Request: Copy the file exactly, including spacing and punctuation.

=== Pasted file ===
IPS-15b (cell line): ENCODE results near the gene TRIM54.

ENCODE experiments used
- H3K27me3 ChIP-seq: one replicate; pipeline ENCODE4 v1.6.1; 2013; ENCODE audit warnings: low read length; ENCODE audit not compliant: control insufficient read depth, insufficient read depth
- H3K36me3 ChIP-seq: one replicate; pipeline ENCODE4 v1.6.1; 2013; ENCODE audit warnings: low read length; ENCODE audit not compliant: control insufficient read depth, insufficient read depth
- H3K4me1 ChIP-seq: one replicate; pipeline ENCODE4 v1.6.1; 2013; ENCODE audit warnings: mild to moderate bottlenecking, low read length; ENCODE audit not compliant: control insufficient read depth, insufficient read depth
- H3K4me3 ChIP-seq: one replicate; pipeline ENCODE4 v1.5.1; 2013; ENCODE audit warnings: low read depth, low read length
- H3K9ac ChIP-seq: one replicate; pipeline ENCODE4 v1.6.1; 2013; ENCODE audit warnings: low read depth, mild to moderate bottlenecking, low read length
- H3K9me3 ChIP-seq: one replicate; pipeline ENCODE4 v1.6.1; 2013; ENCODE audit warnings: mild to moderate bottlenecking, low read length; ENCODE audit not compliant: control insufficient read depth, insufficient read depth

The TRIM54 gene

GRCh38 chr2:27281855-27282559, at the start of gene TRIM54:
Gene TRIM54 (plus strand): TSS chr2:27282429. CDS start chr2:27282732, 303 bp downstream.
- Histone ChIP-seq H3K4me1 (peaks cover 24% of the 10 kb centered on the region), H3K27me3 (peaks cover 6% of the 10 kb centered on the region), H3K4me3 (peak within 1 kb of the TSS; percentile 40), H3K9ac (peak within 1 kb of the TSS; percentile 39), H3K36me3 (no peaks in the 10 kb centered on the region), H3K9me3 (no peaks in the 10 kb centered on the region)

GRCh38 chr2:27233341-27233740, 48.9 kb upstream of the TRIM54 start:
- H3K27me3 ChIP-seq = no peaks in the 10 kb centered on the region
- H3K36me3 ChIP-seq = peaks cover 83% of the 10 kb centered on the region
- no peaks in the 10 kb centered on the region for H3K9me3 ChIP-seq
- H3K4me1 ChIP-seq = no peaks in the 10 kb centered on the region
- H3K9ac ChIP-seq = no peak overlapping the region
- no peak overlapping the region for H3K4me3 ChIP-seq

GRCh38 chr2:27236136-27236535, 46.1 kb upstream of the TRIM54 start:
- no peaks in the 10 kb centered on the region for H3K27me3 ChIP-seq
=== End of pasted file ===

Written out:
IPS-15b (cell line): ENCODE results near the gene TRIM54.

ENCODE experiments used
- H3K27me3 ChIP-seq: one replicate; pipeline ENCODE4 v1.6.1; 2013; ENCODE audit warnings: low read length; ENCODE audit not compliant: control insufficient read depth, insufficient read depth
- H3K36me3 ChIP-seq: one replicate; pipeline ENCODE4 v1.6.1; 2013; ENCODE audit warnings: low read length; ENCODE audit not compliant: control insufficient read depth, insufficient read depth
- H3K4me1 ChIP-seq: one replicate; pipeline ENCODE4 v1.6.1; 2013; ENCODE audit warnings: mild to moderate bottlenecking, low read length; ENCODE audit not compliant: control insufficient read depth, insufficient read depth
- H3K4me3 ChIP-seq: one replicate; pipeline ENCODE4 v1.5.1; 2013; ENCODE audit warnings: low read depth, low read length
- H3K9ac ChIP-seq: one replicate; pipeline ENCODE4 v1.6.1; 2013; ENCODE audit warnings: low read depth, mild to moderate bottlenecking, low read length
- H3K9me3 ChIP-seq: one replicate; pipeline ENCODE4 v1.6.1; 2013; ENCODE audit warnings: mild to moderate bottlenecking, low read length; ENCODE audit not compliant: control insufficient read depth, insufficient read depth

The TRIM54 gene

GRCh38 chr2:27281855-27282559, at the start of gene TRIM54:
Gene TRIM54 (plus strand): TSS chr2:27282429. CDS start chr2:27282732, 303 bp downstream.
- Histone ChIP-seq H3K4me1 (peaks cover 24% of the 10 kb centered on the region), H3K27me3 (peaks cover 6% of the 10 kb centered on the region), H3K4me3 (peak within 1 kb of the TSS; percentile 40), H3K9ac (peak within 1 kb of the TSS; percentile 39), H3K36me3 (no peaks in the 10 kb centered on the region), H3K9me3 (no peaks in the 10 kb centered on the region)

GRCh38 chr2:27233341-27233740, 48.9 kb upstream of the TRIM54 start:
- H3K27me3 ChIP-seq = no peaks in the 10 kb centered on the region
- H3K36me3 ChIP-seq = peaks cover 83% of the 10 kb centered on the region
- no peaks in the 10 kb centered on the region for H3K9me3 ChIP-seq
- H3K4me1 ChIP-seq = no peaks in the 10 kb centered on the region
- H3K9ac ChIP-seq = no peak overlapping the region
- no peak overlapping the region for H3K4me3 ChIP-seq

GRCh38 chr2:27236136-27236535, 46.1 kb upstream of the TRIM54 start:
- no peaks in the 10 kb centered on the region for H3K27me3 ChIP-seq